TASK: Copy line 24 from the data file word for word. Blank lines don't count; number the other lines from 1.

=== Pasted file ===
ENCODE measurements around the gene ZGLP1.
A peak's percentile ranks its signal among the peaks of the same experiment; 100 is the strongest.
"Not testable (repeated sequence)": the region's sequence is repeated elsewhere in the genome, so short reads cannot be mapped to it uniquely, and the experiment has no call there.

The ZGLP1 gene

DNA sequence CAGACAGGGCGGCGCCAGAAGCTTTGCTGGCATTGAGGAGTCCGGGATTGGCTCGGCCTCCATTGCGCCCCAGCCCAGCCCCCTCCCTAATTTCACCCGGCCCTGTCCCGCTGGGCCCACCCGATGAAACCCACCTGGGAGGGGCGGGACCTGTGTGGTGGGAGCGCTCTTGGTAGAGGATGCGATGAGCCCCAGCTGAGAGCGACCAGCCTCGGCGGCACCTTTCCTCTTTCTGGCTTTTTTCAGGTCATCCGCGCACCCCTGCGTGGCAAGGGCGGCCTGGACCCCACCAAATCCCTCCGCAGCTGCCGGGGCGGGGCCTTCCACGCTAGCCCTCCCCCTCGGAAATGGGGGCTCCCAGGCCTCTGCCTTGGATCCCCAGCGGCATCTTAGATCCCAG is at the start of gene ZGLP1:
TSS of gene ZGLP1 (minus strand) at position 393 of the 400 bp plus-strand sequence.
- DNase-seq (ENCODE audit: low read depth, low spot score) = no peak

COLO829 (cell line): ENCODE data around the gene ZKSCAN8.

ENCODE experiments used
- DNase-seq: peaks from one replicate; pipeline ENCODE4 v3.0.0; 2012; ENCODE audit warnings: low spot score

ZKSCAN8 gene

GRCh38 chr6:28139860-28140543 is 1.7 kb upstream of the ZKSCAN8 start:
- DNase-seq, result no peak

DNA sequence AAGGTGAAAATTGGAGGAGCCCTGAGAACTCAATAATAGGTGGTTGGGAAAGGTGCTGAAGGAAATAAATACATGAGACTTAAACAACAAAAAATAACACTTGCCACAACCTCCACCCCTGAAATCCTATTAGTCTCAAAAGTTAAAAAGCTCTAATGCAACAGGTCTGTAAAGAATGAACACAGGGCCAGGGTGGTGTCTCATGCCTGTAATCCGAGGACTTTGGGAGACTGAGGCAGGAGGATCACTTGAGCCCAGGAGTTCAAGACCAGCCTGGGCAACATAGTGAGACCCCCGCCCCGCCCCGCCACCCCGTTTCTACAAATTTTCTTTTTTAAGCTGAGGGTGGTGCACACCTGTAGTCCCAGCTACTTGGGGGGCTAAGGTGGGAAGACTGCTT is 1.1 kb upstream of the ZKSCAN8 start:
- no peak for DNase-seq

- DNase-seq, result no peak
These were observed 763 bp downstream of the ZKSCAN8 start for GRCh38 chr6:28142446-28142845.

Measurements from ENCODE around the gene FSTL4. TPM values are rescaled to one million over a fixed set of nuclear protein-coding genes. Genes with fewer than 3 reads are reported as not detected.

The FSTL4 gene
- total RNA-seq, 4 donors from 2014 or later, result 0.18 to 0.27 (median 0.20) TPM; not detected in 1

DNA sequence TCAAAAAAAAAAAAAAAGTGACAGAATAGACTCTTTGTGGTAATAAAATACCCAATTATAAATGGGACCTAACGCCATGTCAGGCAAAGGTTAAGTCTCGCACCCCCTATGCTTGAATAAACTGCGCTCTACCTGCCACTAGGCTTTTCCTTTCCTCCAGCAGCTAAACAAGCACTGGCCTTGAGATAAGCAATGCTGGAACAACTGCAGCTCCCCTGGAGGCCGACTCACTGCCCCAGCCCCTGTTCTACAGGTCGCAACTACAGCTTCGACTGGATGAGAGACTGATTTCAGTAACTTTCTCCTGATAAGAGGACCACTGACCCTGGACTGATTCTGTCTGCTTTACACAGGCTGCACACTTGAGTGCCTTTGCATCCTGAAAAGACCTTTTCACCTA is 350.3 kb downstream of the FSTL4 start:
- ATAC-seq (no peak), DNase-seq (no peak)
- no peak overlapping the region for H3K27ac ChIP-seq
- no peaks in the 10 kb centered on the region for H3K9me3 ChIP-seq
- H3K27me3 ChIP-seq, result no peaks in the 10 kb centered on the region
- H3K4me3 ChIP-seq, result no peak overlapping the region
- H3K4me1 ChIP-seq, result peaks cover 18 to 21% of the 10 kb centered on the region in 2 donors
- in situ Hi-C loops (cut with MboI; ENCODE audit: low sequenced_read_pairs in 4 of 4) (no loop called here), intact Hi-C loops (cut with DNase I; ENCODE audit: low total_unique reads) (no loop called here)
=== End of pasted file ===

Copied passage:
- no peaks in the 10 kb centered on the region for H3K9me3 ChIP-seq